We did our usual morning routine (and by morning I mean around 11:00 a.m.) where I pulled together breakfast while Gene made coffee and Percy came up for a visit. Having put off writing out my postcards, I did that while Gene read the paper and Percy did the crossword puzzle. It was a perfectly lovely last morning together. And made me realize that I need to be better about starting my mornings in a civilized manner like that, instead of rushing to get to my desk and eating my breakfast while I check emails.

Afterwards, Gene and I decided we'd go to the sea, Gene saying that he needed a two-hour walk on the beach for some fresh air. I thought that two hours sounded like a bit much to me, but that was the plan. We decided to go to Enniscrone, a beach town south of Sligo (and Easkey, a well-known surf spot that I've been to with Steve and for Steve a few times) that I'd never been to before, making me happy to go somewhere new to me in Ireland again.

I found myself getting a little knot in my stomach wondering how we were going to fit everything in- that same kind of feeling I get back home when I'm unnecessarily stressing about timing and scheduling and getting every little and big thing done that I have to do. And I hated it. I need to trust that everything will work out and not worry about the what ifs. I also need to figure out how to not cram everything on my to do list into an unrealistic timeline. Feeling these feelings again make the reality of going home and getting back to "my real life" more real than I wanted to confront. So I shoved those ones aside too, and tried to concentrate on doing that every time they came up throughout the day. I've learned a lot from Gene, but one of the most important things is to not plan so much. Amazing things happen when you leave yourself open to the unknown possibility of what's on the unplanned horizon.

Speaking of. Instead of starting our walk right away, we stopped for some of the best seafood chowder I've ever had. Sitting on the same side of the table looking out at the ocean, we sat in mostly companionable silence and admired the beach we were about to walk along.

With our bellies full and feeling warmed up from the inside out, Gene and I left the car parked where it was and went down to the beach for what really did turn out to be a two hour walk on the sand and directly along the coast line. It was beautiful out- sunny with some cloud coverage- with a few people on the beach with us. We watched a bird catch and eat a fish and fend off other birds trying to steal from him. And we talked, I listened to jokes (not appropriate to share here) and just enjoyed each other's company and the afternoon/evening.




Tired from our two hour walk, we got back in the car and realized that we wouldn't have time for the seaweed bath. Gene said we could either get dinner or get a seaweed bath, but that the timing would likely get him too stressed out rushing to get back to the pub if we tried both. It was reassuring to hear that Gene actually stresses out about time. At this point, it was nearly 6:30 p.m. Luckily Percy was feeling stronger and better and had told us that morning that he'd be up at the pub tonight. That took enough pressure off of us to not have to rush right on back.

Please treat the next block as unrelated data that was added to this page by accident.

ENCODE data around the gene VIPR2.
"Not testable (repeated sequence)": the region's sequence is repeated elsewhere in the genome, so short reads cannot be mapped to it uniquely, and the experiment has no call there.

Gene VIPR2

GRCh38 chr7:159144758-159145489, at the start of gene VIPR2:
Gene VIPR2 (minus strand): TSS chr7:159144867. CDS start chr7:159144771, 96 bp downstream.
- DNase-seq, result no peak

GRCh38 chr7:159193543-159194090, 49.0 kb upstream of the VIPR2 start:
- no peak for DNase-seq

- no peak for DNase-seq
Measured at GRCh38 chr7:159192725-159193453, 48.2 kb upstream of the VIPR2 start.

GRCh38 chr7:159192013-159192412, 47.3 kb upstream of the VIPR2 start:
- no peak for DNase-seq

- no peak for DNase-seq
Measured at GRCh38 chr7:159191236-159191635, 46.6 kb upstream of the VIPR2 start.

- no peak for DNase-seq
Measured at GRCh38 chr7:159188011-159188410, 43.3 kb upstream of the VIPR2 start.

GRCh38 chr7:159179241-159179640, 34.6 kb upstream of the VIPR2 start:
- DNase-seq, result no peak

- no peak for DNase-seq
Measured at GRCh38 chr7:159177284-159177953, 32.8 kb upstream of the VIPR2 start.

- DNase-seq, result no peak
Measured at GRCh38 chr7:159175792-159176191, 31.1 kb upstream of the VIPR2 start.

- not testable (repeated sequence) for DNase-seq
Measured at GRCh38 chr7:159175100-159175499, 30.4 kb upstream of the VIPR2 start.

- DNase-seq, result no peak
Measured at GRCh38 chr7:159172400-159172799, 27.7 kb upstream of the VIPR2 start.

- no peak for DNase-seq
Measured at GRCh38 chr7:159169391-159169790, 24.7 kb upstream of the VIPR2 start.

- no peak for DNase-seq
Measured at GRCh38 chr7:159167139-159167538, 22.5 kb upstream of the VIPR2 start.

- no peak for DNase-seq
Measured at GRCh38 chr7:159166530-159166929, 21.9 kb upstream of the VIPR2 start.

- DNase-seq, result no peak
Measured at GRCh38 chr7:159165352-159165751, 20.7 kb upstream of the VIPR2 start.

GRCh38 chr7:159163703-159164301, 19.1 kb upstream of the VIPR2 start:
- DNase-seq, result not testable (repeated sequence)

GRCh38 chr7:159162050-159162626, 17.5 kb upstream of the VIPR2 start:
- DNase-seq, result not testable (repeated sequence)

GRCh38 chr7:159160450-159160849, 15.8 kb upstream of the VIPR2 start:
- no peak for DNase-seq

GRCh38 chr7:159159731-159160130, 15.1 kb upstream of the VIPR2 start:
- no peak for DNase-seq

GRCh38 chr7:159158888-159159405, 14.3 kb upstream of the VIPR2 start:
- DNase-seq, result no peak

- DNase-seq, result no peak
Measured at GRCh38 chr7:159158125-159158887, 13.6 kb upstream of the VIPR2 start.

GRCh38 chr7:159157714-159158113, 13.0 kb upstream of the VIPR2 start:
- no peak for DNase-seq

With the seaweed bath saved for another time, we went to the Beach Bar (Steve and I hit this place during our honeymoon and I stayed there one night on a previous solo trip in Ireland) to grab a delicious and perfect last dinner in Ireland.


When we got outside to leave, we had beautiful views of the countryside around us and I had to take some photos. Even though I've been here before and likely have some of the same photos, I realized for the first time that I was looking at Benbulben (which I've take photos of frequently) and Knocknarea (which I've hiked twice, once on this trip with Molly). 




We returned back to Gene's just around 8:30 p.m. and Percy was in fine form pulling pints and chatting with the customers who were already inside. That gave me and Gene time to do some chores- watering the flowers (me), taking clothes off the line and putting sheets up (us), making the beds for Gene's next guests (me), vacuuming (Gene) and pulling my stuff and myself together. It was nearly 10:00 p.m. before I finally got into the pub and was greeted by a few of the regulars- Malachy, Alo, Pat, Padraig, Frank and Aidan. I was a little anxious thinking about the day ahead. A few days earlier I had made the decision to leave really early in the morning on Saturday and go straight to the Dublin airport. That seemed like a great idea then, but now that I had just a few hours before I had to get on the road, drive two hours and spend about 14 hours traveling in total, that wasn't seeming like such a smart idea. I didn't know when or if I was going to sleep that night. And I also didn't know if I should have a drink or not. I ended up having one pint courtesy of Malachy and stopped after that. (Smart move.)